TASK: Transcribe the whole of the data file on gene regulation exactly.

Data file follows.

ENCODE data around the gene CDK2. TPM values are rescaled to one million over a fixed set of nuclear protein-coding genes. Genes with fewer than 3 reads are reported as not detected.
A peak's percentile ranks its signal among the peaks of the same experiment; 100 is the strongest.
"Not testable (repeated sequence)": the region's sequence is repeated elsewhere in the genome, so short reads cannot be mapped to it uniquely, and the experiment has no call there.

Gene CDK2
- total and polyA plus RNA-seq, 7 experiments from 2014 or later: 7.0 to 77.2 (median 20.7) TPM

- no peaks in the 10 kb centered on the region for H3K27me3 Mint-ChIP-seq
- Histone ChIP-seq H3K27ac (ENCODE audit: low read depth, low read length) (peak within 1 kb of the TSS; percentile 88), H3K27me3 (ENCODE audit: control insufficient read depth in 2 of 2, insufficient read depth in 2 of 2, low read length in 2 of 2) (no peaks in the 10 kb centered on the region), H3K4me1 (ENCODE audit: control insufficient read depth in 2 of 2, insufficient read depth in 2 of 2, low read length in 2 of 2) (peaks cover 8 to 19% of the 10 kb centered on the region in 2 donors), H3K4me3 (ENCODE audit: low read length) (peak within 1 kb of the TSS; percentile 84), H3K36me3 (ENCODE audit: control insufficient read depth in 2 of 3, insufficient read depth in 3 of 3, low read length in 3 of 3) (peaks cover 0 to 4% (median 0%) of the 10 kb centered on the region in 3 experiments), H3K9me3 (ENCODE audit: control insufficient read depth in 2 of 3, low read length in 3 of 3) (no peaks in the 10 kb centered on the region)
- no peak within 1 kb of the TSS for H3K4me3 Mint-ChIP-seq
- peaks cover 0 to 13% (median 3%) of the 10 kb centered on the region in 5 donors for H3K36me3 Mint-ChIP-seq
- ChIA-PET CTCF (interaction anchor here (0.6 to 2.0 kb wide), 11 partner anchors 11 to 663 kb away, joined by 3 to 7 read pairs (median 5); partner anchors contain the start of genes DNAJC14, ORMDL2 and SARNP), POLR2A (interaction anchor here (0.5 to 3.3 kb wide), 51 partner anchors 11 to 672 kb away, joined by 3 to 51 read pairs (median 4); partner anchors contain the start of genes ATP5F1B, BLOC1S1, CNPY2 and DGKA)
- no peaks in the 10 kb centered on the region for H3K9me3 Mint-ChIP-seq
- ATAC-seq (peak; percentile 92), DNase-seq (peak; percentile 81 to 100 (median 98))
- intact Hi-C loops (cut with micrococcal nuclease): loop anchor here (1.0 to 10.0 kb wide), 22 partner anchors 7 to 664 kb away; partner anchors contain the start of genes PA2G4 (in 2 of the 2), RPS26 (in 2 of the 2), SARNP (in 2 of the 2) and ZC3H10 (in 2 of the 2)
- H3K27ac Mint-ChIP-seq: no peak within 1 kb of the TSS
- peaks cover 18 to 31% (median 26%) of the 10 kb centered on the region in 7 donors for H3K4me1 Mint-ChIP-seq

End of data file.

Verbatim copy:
ENCODE data around the gene CDK2. TPM values are rescaled to one million over a fixed set of nuclear protein-coding genes. Genes with fewer than 3 reads are reported as not detected.
A peak's percentile ranks its signal among the peaks of the same experiment; 100 is the strongest.
"Not testable (repeated sequence)": the region's sequence is repeated elsewhere in the genome, so short reads cannot be mapped to it uniquely, and the experiment has no call there.

Gene CDK2
- total and polyA plus RNA-seq, 7 experiments from 2014 or later: 7.0 to 77.2 (median 20.7) TPM

- no peaks in the 10 kb centered on the region for H3K27me3 Mint-ChIP-seq
- Histone ChIP-seq H3K27ac (ENCODE audit: low read depth, low read length) (peak within 1 kb of the TSS; percentile 88), H3K27me3 (ENCODE audit: control insufficient read depth in 2 of 2, insufficient read depth in 2 of 2, low read length in 2 of 2) (no peaks in the 10 kb centered on the region), H3K4me1 (ENCODE audit: control insufficient read depth in 2 of 2, insufficient read depth in 2 of 2, low read length in 2 of 2) (peaks cover 8 to 19% of the 10 kb centered on the region in 2 donors), H3K4me3 (ENCODE audit: low read length) (peak within 1 kb of the TSS; percentile 84), H3K36me3 (ENCODE audit: control insufficient read depth in 2 of 3, insufficient read depth in 3 of 3, low read length in 3 of 3) (peaks cover 0 to 4% (median 0%) of the 10 kb centered on the region in 3 experiments), H3K9me3 (ENCODE audit: control insufficient read depth in 2 of 3, low read length in 3 of 3) (no peaks in the 10 kb centered on the region)
- no peak within 1 kb of the TSS for H3K4me3 Mint-ChIP-seq
- peaks cover 0 to 13% (median 3%) of the 10 kb centered on the region in 5 donors for H3K36me3 Mint-ChIP-seq
- ChIA-PET CTCF (interaction anchor here (0.6 to 2.0 kb wide), 11 partner anchors 11 to 663 kb away, joined by 3 to 7 read pairs (median 5); partner anchors contain the start of genes DNAJC14, ORMDL2 and SARNP), POLR2A (interaction anchor here (0.5 to 3.3 kb wide), 51 partner anchors 11 to 672 kb away, joined by 3 to 51 read pairs (median 4); partner anchors contain the start of genes ATP5F1B, BLOC1S1, CNPY2 and DGKA)
- no peaks in the 10 kb centered on the region for H3K9me3 Mint-ChIP-seq
- ATAC-seq (peak; percentile 92), DNase-seq (peak; percentile 81 to 100 (median 98))
- intact Hi-C loops (cut with micrococcal nuclease): loop anchor here (1.0 to 10.0 kb wide), 22 partner anchors 7 to 664 kb away; partner anchors contain the start of genes PA2G4 (in 2 of the 2), RPS26 (in 2 of the 2), SARNP (in 2 of the 2) and ZC3H10 (in 2 of the 2)
- H3K27ac Mint-ChIP-seq: no peak within 1 kb of the TSS
- peaks cover 18 to 31% (median 26%) of the 10 kb centered on the region in 7 donors for H3K4me1 Mint-ChIP-seq